Ewing and Rocafort's "Ultimates" Stand Guard Against Alien Empires & Cosmic Entities
Half the fun in awards like the Eisners is second-guessing the judges—everyone loves to discuss what should have been put on the list and what should have been left off. Reading through the nominees for Best Digital Comics, though, raised a bigger question for me: What comics really belong in this category?
All this year’s nominees are good, but as I read them, I kept thinking “This isn’t really a webcomic.” At first I attributed this to the lack of gamer jokes, Project Wonderful ads, and “about” pages. As I kept going, though, I realized that most of them would work just as well on paper as on the web, and their presence side by side in the same category was simply an accident of distribution.
What’s in a webcomic? A creator named KEZ recently articulated this very well:
My comic, The War of Winds, is a webcomic. It exists primarily in the digital format, and uses the internet as a vehicle for promotion and advertisement. It is read on a live connection to the world wide web. It has a site full of extra information that heightens the reading experience. It was created expressly for online distribution, not for print. It is free, and I’m there a lot communicating with the people who read my work. My comic would NOT exist without the internet due to logistical problems and the need for print publication.
Looked at in this light, only one of the Eisner nominees really fits the bill. The others would work as well on paper. Already we have seen Brian Fies win an Eisner in the Best Digital Comics category for Mom’s Cancer and then, two years later, get two nominations for the print version. This year’s nominations include not only the print version of Fishtown but also the MySpace Dark Horse Presents anthology.
As the landscape shifts, I think it makes more and more sense to nominate online comics in the appropriate categories—best writer, best short story—and reserve the Best Digital category for comics that could only exist on the web.
With that in mind, here’s a quick look at this year’s nominees.
Bodyworld, by Dash Shaw: This is a wonderfully complex, thought-provoking sci-fi comic, and Shaw really uses the web as a medium: Each chapter is presented as a series of three-panel strips that scroll smoothly down the page, with a few breaks for bigger scenes. (It does break neatly into comics pages, but this isn’t obvious when you read it on the web.) The saturated color also looks good on the screen but would be tough to duplicate on paper. The website is plain but makes it easy to read the comic (or resume reading it after a break) and it includes one extra feature, a map of the story’s setting.
Finder, by Carla Speed McNeil: A single episode in the long-running Finder saga, this comic works pretty well as a stand-alone story but would do better with some context. The format strongly suggests that it’s a print comic that’s making its first round on the web, though. It’s available on two websites. The Shadowline site has a very basic, stripped-down reader. McNeil’s own site gives a bit more context, in the form of earlier volumes, but neither site orients the reader to the setting or the place of this story in the series.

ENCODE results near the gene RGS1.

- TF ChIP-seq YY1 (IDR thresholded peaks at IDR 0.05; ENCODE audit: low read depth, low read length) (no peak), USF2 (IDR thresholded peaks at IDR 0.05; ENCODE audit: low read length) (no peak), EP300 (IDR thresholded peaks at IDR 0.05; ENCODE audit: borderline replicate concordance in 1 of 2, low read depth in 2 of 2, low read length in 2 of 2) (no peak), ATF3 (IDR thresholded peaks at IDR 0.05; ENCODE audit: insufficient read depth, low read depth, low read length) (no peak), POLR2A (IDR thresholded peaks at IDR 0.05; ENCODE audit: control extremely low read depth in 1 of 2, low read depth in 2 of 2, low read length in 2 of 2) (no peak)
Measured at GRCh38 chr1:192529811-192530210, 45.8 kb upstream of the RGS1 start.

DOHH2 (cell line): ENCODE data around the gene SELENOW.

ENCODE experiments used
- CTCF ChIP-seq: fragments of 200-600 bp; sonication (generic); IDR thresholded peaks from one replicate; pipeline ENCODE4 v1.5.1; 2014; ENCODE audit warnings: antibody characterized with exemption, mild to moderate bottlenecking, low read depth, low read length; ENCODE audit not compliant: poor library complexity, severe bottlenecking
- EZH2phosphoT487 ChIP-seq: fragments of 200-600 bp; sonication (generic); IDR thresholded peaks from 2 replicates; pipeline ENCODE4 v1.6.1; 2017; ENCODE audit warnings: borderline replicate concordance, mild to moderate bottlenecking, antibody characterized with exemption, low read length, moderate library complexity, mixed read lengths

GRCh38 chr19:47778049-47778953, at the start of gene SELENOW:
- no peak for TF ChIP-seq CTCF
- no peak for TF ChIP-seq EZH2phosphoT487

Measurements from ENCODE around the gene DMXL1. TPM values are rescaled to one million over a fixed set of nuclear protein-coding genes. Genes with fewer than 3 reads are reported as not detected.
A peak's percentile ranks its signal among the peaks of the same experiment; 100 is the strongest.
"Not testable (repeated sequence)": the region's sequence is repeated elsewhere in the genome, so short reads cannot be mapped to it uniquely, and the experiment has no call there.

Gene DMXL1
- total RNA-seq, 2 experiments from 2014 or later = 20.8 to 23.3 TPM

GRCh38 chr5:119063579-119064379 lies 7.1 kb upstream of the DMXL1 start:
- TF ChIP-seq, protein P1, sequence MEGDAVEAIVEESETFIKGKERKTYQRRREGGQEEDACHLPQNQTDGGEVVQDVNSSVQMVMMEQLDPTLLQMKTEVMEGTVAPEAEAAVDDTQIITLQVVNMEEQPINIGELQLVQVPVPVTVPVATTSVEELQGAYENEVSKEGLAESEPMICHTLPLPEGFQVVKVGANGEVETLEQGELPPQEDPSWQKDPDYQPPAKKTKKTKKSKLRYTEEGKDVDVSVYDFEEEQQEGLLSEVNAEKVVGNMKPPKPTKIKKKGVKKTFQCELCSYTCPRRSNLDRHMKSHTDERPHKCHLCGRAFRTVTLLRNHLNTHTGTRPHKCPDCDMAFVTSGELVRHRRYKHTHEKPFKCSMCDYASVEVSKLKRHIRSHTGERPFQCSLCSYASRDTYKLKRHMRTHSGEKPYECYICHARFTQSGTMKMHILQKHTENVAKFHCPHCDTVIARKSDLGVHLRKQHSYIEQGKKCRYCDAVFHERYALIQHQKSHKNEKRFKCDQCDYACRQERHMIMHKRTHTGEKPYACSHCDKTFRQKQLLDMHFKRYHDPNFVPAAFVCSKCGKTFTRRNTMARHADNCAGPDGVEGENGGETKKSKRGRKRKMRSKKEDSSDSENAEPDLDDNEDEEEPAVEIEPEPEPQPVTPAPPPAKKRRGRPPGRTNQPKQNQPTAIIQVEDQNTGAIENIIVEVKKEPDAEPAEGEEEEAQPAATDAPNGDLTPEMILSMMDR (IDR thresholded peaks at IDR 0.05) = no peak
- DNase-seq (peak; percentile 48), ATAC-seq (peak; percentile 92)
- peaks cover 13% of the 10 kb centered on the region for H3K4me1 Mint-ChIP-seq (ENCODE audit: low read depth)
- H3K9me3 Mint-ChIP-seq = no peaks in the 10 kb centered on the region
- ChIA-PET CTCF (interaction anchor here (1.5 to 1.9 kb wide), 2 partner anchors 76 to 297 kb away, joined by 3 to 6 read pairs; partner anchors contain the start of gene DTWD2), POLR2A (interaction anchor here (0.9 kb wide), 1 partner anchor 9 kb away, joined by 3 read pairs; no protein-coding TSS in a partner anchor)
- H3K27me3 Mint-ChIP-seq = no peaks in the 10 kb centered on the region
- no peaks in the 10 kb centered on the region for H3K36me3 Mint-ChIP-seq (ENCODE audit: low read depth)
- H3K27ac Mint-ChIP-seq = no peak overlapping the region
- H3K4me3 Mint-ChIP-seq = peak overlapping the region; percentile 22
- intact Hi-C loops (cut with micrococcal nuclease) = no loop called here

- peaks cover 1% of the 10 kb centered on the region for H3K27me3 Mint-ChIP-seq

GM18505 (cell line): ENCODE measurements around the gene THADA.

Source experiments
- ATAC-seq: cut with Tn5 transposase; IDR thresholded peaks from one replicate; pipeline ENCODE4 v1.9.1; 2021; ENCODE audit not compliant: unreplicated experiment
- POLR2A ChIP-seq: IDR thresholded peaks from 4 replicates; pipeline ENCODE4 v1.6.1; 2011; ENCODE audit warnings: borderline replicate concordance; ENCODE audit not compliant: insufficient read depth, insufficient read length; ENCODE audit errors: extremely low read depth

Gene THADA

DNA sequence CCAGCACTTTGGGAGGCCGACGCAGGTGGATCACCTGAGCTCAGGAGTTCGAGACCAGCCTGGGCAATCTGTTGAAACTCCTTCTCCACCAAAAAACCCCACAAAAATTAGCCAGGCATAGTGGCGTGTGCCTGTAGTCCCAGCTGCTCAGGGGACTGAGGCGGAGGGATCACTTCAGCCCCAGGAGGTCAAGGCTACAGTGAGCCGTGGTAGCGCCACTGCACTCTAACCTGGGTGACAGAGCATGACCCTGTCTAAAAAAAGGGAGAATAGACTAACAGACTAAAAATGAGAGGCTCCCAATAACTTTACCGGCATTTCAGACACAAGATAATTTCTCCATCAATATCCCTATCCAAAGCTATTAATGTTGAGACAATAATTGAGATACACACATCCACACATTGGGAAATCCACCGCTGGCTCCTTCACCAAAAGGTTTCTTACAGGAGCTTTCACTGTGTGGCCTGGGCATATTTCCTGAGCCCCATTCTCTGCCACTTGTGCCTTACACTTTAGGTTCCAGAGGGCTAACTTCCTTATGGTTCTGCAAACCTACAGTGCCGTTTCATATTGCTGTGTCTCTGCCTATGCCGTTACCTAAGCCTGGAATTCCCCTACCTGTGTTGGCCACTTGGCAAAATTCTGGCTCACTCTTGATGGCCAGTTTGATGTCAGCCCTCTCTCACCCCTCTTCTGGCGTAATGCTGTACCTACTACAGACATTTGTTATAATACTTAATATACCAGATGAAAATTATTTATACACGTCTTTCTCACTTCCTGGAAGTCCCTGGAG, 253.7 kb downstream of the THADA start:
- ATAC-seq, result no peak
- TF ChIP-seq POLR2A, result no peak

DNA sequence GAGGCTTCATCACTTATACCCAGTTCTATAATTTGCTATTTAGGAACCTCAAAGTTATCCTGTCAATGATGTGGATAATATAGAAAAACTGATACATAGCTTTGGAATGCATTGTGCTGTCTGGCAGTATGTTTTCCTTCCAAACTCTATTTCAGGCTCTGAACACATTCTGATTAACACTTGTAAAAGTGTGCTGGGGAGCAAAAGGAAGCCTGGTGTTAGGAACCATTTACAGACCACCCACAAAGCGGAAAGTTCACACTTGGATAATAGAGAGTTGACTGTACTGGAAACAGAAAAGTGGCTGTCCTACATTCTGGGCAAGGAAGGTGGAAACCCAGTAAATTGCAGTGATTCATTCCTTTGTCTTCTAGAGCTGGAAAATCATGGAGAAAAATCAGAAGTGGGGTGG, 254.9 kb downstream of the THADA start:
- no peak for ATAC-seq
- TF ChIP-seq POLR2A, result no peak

The Lady’s Murder, by Eliza Frye: This is a short story, just 33 pages, in which the murder victim, a woman of pleasure, shall we say, is described by the men who knew her, each from his own perspective. The art is lovely; it reminds me of Toulouse-Lautrec posters with a dash of Edward Gorey. The comic has its own dedicated website, with a blog and links to the creator’s other works, but nothing would be lost if it were to be moved to print. This should be nominated for best art, not best webcomic.
Speak No Evil: Melancholy of a Space Mexican, by Elan Trinidad: An odd little comic about migrant workers who are literally voiceless—their mouths and noses are removed and kept in a vault. You can read all kinds of social metaphors into it if you like, but the creator really just intended it to be a simple story that’s sad but has flashes of humor. Trinidad’s real accomplishment, to my mind, was to illustrate this odd concept convincingly and set it into a world where everything makes sense, in a skewed sort of way. The comic is on its own site, with easy navigation, and it’s formatted to be read on a screen. There’s an interesting afterword that puts the work in context. I’d say this one is marginal, because the website does add to the reader’s overall experience.
Vs., by Joe Infurnari and Alexis Sottile : This short story has a few clever, if not entirely original, conceits: Typical New York types are transformed into imaginary animals and torment the narrator with their noisy lifestyles. The art is expressive and dynamic—it reminded me strongly of Mad’s Dave Berg—and color is thoughtfully and sparingly applied. On the downside, it’s in rhyme—well done, but not to my taste, I’m afraid. This is part of a continuing series hosted by Smith Magazine. It’s easy to navigate, the comic is formatted for the screen, and there is a spot for readers to comment. The color looks better on the screen than it would on paper, but other than that, there’s no need for this to be a webcomic.
So there you have it. Five very good comics, all worth a read, and all deserving of Eisner nominations—just not in the same category.